21.10% of all households were made up of individuals and 8.50% had someone living alone, 65 years of age or older. The average household size was 2.60 and the average family size was 3.01. In the county, the population was spread out with 26.60% under the age of 18, 8.60% from 18 to 24, 29.40% from 25 to 44, 21.10% from 45 to 64, 14.30% who were 65 years of age or older. The median age was 35 years. For every 100 females, there were 97.40 males. For every 100 females age 18 and over, there were 94.90 males. The median income for a household in the county was $40,281, the median income for a family was $45,235. Males had a median income of $30,327 versus $22,469 for females; the per capita income for the county was $19,377. About 7.30% of families and 10.10% of the population were below the poverty line, including 13.80% of those under age 18 and 7.30% of those age 65 or over. As of the 2010 census, the county population was 221,339; the racial makeup of the county was 76.18% Non-Hispanic white, 1.27% Black or African American, 1.69% Native American, 2.85% Asian, 0.30% Pacific Islander.

15.49 % of the population was Latino. Politically, Benton County is arguably one of the most Republican-Leaning Counties in Arkansas. Benton County has not voted Democrat in a Presidential election since 1948, when former Missouri senator Harry S. Truman won Benton County along with winning Arkansas as a whole. Walmart corporate headquarters is located in Bentonville. Daisy Outdoor Products, known for its air rifles, is headquartered in Rogers. JB Hunt Transport Services corporate headquarters is located in Lowell. Tyson Foods, based in Springdale, has a distribution center located in Rogers; the historic Trail of Tears is on US highways 62 and 71 and connects with U. S. Route 412 in nearby Washington County. Northwest Arkansas Regional Airport is located near Highfill. Rogers Municipal Airport serves surrounding communities; the Arkansas and Missouri Railroad parallels US Highways 71 in the county. Like all of the conservative Bible Belt of the Ozarks and Ouachitas, Benton County is Republican, it voted Republican in 1928 and 1944, the last Democratic presidential nominee to carry the county was Harry S. Truman in 1948.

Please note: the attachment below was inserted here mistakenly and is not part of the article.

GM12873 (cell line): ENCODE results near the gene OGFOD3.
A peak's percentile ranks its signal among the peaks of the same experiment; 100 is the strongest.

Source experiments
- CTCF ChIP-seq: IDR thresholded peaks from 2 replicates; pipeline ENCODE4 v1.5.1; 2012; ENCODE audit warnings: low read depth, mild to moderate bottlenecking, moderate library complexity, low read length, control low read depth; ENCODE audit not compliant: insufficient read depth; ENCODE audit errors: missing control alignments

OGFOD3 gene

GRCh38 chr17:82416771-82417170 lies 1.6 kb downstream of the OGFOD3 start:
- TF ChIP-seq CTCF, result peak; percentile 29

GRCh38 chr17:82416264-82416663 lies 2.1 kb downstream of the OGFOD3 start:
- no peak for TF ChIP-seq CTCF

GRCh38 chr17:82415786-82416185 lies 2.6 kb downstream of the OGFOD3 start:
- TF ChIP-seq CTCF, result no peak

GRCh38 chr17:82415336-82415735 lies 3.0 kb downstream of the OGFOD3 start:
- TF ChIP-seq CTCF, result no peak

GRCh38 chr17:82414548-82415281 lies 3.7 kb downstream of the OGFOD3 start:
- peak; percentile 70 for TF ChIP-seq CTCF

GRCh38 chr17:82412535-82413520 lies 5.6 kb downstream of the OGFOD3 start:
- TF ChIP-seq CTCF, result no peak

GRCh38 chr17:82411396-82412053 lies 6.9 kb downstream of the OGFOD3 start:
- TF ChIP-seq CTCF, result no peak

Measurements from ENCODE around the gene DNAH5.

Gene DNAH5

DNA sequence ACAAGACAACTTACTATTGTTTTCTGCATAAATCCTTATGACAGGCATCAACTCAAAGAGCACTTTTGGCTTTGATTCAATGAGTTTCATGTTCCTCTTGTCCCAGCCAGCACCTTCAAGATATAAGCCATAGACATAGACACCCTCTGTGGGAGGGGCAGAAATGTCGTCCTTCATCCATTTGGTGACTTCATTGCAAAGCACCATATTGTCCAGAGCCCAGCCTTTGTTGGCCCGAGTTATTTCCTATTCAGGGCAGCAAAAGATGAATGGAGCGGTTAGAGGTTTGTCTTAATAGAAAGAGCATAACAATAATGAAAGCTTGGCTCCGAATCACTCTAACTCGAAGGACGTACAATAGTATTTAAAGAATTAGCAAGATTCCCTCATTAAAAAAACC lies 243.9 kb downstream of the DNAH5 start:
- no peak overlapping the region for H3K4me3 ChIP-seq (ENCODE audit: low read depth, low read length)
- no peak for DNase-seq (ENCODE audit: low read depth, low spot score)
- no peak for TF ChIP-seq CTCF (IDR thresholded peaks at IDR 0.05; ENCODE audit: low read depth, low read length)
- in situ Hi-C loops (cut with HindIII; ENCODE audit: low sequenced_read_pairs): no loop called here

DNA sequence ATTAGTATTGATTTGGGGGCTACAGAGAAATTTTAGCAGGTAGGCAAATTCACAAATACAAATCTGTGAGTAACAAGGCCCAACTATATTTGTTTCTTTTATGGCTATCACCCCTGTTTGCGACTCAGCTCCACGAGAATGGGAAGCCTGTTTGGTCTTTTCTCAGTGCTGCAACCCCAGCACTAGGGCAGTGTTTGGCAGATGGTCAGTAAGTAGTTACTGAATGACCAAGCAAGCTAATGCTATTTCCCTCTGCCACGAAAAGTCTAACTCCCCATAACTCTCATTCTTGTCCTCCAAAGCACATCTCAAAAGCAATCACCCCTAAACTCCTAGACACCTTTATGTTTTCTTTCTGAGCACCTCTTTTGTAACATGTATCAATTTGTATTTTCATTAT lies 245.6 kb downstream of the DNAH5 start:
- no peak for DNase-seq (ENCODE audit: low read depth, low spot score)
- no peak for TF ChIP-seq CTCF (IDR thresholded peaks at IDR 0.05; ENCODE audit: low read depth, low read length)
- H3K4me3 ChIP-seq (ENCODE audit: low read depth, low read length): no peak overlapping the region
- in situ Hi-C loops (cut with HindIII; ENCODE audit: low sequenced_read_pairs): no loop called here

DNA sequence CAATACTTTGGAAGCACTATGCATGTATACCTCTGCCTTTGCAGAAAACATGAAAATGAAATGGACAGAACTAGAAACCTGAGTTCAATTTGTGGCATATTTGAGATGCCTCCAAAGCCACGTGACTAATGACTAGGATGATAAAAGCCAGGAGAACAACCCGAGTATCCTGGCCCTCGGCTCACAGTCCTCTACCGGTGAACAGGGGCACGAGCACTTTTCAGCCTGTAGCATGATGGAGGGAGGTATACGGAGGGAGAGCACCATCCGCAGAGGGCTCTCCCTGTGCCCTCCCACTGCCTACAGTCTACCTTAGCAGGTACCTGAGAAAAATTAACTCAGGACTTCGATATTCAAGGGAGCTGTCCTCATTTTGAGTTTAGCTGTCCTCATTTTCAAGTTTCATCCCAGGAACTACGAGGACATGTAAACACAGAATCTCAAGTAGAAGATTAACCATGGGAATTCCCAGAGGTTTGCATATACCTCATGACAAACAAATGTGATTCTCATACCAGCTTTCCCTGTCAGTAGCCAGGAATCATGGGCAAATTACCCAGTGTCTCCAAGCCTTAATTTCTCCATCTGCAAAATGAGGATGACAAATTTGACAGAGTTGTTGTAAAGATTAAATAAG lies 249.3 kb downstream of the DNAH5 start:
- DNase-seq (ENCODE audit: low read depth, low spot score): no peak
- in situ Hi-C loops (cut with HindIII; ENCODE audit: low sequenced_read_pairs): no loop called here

Along with nearby Sebastian County it was one of the few counties in Arkansas to resist the appeal of southern “favorite sons” George Wallace, Jimmy Carter and Bill Clinton. Avoca Garfield Gateway Highfill Springtown Cherokee City Hiwasse Lost Bridge Village Maysville Prairie Creek Note: Most Arkansas counties have names for their townships. Benton County, has numbers instead of names. Townships in Arkansas are the divisions of a county; each township includes unincorporated areas. Arkansas townships have limited purposes in modern times. However, the United States Census does list Arkansas population based on townships. Townships are of value for historical purposes in terms of genealogical research; each town or city is within one or more townships in an Arkansas county based on census maps and publications. The townships of Benton County are listed b

Guy Wolstenholme